Russia will stand on the side of Belarus, the Russian Foreign Ministry promised. This may cost Russia a lot of money. Should Russia support Alexander Lukashenko's regime financiall?
Dmitry Birichevsky, the director of the Department for Economic Cooperation of the Russian Foreign Ministry, said in an interview with RIA Novosti that Russia would stand up for Belarus if the West imposed sanctions on it.
"I think that we will stand up for our partner Belarus, we will help our allies. What the Westerners have been coming up with against Belarus lately causes absolutely negative emotions. First off, one needs to conduct investigation into what happened, before reacting to those events," Birichevsky said.
"We need to discuss this with our partners and see what we can do," the diplomat added.
After the arrest of extremist Roman Protasevich, who was on the Athens-Vilnius Ryanair flight, which was forcefully landed in Minsk on May 23 following a bomb report, the EU banned Belarusian airlines from flying to European cities and recommended EU airline should not fly in Belarusian airspace.
The USA and the EU are expected to impose a package of sanctions on main sectors of the Belarusian economy:
A spokesman for the US Treasury said that nine state-owned Belarusian companies would fall under the sanctions. White House spokeswoman Jane Psaki named a few:
The above companies will be deprived of financing in US dollars. Sanctions have already been imposed on Naftan refinery.
European Union officials made it clear that the sanctions against Belarus would affect the potassium industry. Until recently, the above-mentioned articles of Belarusian exports brought about $8 billion to the budget of Belarus annually, according to Forbes.
As long as the West does not recognise Alexander Lukashenko as the legitimate president of Belarus, the Ministry of Finance of Belarus can borrow funds only from the states that do recognise him as such. Traditionally, this is Russia. In other words, Russia is supposed to make up for the above-mentioned losses, and it appears that Lukashenko has convinced Putin of this in five hours of their talks in Sochi.
As soon as the Putin-Lukashenko summit was over, the Kremlin immediately announced that it would allocate the second tranche of the one-billion-dollar loan announced earlier this year in the amount of $500 million. It is worthy of note that in addition to lost revenue, Minsk holds $18.3 billion of external public debt that needs to be refinanced. This makes Belarus dependant on Russian capital markets — practically the only source of funding.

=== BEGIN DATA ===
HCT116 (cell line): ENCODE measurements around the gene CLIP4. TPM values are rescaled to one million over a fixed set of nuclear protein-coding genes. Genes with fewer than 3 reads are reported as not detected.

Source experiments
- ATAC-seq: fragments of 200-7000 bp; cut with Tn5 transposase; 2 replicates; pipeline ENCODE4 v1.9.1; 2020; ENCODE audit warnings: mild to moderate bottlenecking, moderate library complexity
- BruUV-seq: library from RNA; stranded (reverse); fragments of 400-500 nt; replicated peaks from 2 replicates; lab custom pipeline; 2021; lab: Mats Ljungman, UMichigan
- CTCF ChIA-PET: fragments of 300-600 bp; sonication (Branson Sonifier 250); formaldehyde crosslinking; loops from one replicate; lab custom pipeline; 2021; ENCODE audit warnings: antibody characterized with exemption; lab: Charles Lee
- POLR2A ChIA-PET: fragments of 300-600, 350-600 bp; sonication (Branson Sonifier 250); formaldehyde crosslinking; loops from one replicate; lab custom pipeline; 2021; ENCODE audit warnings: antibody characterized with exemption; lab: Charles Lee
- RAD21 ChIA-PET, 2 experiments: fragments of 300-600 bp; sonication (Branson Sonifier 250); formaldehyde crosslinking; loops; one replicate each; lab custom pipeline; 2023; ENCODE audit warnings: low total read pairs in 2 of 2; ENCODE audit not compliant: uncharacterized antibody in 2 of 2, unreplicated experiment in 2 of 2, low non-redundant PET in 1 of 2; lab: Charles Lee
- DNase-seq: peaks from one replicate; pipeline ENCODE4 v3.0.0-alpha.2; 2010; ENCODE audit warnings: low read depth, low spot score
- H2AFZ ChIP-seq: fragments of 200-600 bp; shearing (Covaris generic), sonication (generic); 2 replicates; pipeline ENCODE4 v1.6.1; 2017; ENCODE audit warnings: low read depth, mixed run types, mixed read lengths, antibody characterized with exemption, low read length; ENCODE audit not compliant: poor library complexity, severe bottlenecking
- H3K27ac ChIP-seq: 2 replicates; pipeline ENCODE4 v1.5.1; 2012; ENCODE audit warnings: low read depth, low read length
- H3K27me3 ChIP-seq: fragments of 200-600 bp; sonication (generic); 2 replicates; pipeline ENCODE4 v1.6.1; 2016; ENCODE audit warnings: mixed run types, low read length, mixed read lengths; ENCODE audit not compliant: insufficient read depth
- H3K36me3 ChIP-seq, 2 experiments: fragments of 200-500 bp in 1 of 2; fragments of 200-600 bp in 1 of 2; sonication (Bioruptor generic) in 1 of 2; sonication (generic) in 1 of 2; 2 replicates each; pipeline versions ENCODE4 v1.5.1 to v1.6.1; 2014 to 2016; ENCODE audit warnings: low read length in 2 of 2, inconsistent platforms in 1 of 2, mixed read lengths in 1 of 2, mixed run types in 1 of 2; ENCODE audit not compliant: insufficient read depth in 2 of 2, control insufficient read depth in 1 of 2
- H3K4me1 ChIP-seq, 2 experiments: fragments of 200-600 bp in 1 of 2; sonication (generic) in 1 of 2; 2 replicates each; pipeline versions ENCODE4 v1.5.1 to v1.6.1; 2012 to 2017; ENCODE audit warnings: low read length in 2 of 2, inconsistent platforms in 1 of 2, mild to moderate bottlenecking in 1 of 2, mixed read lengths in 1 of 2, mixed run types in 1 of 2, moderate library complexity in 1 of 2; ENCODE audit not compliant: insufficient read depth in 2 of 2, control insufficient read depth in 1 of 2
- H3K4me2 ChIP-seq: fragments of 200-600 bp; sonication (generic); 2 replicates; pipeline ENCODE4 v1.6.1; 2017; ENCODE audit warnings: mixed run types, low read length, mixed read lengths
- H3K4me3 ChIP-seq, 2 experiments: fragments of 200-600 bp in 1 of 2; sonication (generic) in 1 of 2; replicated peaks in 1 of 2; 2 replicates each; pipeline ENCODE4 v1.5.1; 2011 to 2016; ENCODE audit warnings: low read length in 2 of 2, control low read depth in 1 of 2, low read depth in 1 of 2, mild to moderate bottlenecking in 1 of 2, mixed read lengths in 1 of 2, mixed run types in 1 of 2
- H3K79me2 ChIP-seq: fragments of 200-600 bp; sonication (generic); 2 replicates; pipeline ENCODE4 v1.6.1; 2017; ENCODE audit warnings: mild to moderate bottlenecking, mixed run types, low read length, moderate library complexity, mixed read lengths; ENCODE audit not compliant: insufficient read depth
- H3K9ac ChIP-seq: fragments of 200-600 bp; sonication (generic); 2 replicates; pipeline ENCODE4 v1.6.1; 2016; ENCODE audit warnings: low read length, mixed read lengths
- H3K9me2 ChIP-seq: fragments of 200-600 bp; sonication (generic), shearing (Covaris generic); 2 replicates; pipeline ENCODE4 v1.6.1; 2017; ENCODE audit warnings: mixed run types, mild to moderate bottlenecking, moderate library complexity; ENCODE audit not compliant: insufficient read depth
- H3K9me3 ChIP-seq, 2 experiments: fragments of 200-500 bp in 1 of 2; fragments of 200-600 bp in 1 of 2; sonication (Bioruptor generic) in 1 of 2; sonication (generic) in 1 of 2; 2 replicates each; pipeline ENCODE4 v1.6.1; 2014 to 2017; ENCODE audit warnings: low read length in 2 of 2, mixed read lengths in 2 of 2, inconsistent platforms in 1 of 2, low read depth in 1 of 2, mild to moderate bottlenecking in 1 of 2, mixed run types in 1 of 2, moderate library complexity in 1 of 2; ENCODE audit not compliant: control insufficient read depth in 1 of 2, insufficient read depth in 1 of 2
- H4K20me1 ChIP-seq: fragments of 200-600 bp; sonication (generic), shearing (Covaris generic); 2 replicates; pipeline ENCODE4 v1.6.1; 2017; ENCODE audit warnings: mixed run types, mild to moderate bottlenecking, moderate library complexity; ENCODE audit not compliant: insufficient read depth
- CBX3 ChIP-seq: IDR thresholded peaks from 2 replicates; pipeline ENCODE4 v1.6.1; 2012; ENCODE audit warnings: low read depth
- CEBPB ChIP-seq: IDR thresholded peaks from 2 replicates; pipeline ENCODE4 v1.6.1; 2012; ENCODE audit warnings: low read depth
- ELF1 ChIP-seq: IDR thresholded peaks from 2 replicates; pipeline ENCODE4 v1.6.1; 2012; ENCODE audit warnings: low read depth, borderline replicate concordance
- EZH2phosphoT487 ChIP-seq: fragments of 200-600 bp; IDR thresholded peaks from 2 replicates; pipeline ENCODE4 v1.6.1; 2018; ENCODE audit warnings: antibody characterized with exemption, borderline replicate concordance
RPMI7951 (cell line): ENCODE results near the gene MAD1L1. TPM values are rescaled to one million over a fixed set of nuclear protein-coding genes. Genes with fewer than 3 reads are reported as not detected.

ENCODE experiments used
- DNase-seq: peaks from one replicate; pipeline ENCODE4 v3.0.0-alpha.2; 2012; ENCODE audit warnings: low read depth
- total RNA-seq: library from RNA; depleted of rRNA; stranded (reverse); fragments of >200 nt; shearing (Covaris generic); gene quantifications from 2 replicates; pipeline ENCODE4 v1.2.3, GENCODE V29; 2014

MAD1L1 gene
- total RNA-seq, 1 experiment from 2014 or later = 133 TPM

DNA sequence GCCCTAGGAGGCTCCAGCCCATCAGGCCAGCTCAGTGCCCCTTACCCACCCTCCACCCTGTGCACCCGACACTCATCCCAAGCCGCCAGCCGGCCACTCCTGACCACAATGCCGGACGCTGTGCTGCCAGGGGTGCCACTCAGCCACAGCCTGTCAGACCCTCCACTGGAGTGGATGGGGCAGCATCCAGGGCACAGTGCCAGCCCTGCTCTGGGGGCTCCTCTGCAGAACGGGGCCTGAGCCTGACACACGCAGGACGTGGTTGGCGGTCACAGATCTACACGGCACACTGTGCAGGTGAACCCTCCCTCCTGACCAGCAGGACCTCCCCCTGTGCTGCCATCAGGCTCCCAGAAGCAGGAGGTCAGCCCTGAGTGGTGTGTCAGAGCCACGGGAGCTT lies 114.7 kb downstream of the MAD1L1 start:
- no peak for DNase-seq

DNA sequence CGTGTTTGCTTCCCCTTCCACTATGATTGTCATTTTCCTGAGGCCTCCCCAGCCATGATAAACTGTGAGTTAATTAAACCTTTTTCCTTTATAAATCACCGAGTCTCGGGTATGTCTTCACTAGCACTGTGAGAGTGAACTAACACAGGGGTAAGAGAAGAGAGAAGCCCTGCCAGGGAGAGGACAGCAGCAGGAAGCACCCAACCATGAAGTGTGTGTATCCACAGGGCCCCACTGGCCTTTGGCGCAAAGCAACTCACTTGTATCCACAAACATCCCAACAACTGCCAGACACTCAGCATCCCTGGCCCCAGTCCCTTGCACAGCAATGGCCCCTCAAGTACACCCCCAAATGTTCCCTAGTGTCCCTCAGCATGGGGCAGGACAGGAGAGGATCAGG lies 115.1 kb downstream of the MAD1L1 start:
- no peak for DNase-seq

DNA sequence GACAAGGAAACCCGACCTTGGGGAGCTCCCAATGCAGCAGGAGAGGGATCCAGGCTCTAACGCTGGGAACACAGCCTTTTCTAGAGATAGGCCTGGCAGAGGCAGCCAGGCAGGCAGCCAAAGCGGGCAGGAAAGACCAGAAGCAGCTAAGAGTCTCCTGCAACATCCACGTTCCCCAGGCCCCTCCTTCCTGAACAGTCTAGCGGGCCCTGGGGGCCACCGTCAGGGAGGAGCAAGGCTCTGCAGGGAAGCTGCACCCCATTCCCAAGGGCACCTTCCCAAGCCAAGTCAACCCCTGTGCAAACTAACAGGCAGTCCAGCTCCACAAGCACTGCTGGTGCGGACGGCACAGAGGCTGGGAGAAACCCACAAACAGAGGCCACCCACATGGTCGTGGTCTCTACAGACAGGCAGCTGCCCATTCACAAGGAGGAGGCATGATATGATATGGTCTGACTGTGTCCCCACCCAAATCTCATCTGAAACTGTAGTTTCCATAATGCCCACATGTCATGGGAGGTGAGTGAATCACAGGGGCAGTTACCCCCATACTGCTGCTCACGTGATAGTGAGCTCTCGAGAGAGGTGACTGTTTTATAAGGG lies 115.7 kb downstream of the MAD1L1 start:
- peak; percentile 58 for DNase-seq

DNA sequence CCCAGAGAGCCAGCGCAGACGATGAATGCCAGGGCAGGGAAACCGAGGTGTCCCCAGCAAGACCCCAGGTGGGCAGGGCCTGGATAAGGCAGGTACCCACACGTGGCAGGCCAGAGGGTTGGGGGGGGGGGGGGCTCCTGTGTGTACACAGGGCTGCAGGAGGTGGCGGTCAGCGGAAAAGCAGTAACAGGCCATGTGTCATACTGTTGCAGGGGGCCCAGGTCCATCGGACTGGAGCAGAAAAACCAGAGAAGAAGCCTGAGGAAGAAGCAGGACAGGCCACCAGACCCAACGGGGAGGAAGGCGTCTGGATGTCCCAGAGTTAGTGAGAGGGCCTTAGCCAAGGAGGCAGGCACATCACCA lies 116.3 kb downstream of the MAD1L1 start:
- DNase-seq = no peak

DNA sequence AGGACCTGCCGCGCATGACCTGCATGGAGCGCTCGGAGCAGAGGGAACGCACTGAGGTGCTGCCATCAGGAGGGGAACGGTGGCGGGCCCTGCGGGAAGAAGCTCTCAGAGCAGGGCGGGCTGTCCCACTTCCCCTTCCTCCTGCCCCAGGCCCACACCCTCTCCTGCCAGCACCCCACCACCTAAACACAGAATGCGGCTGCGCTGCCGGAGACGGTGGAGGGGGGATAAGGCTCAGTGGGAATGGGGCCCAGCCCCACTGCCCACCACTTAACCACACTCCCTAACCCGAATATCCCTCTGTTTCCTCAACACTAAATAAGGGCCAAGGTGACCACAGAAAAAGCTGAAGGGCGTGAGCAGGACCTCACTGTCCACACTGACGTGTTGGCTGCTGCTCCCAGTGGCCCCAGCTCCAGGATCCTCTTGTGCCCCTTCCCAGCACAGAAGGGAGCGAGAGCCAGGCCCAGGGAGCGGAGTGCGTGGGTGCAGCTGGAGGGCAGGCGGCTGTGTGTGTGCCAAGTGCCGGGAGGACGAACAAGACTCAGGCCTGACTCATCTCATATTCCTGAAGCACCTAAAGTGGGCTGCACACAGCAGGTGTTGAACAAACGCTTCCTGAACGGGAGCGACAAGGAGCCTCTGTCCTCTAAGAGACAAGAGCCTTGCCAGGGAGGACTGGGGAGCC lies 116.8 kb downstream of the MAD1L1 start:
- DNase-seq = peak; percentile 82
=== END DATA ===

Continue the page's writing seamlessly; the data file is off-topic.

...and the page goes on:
Russian MP Leonid Kalashnikov said that the recognition of Crimea would be a condition for an alliance with Armenia and Belarus.
Political scientist Dmitry Bolkunets told Pravda. Ru that the assistance that Russia provides directly to Lukashenko largely does not reach the Belarusian population, which causes criticism inside the Belarusian society and a growth of anti-Russian sentiments in Belarus.
"Many believe that this is how Lukashenko retains his power. He spends money on law enforcement agencies, to preserve the repressive machine,” said the political scientist.
Dmitry Bolkunets believes that "from the point of view of international law, Lukashenko is not a legitimate leader," therefore, any agreements on financial assistance to Belarus "will be challenged in court at any time after the change of power."
"In this case, a country or an investor that will provide such assistance risks losing lawsuits, as was the case with Yanukovych. Therefore, in this situation, I would be skeptical about the statements from the Russian Foreign Ministry," said Dmitry Bolkunets.
He is convinced that Lukashenko will never recognize Crimea as Russian.
"This is what is needed? This is not the task that worries everyone today. Let's assume Belarus will recognize Crimea as Russian territory. Will it make life in Crimea easier? Of course, not. This is nothing but media hype," said Dmitry Bolkunets.
For his part, political scientist Aleksey Dzermant believes that Belarus will have to recognize Crimea and launch direct flights there from Minsk. The main question, in his opinion, is what to do with Ukraine after that, as Minsk has an impressive trade turnover with Kiev — up to $5 billion in surplus a year, and a negative balance with Russia — up to $10 billion.
"This is what our leaders will have to agree on. This will take time. The West will force to sever ties with Russia and Belarus. This means that Crimea can and should be recognized,” Alexey Dzermant concluded.
Putin said long ago that the recognition or non-recognition of Crimea as Russian by someone would not change anything for Russia.
Lukashenko stated that the question of Crimea's return to Ukraine was closed once and for all. The Crimea issue will be resolved unexpectedly and quickly, but this is not a matter of tomorrow, of course. Lukashenko knows how to make surprise decisions. Putin discussed Crimea with Lukashenko, no doubts about that. However, the question is not about Crimea — it is most importantly to keep NATO away from Belarus and to bring Russia and Belarus as close as possible.
Sergei Uvitsky, a Russian silver medalist of the 2010 European Karate Championship, Secretary General of the Kyokushin Karate Federation, was killed in the zone of the special military operation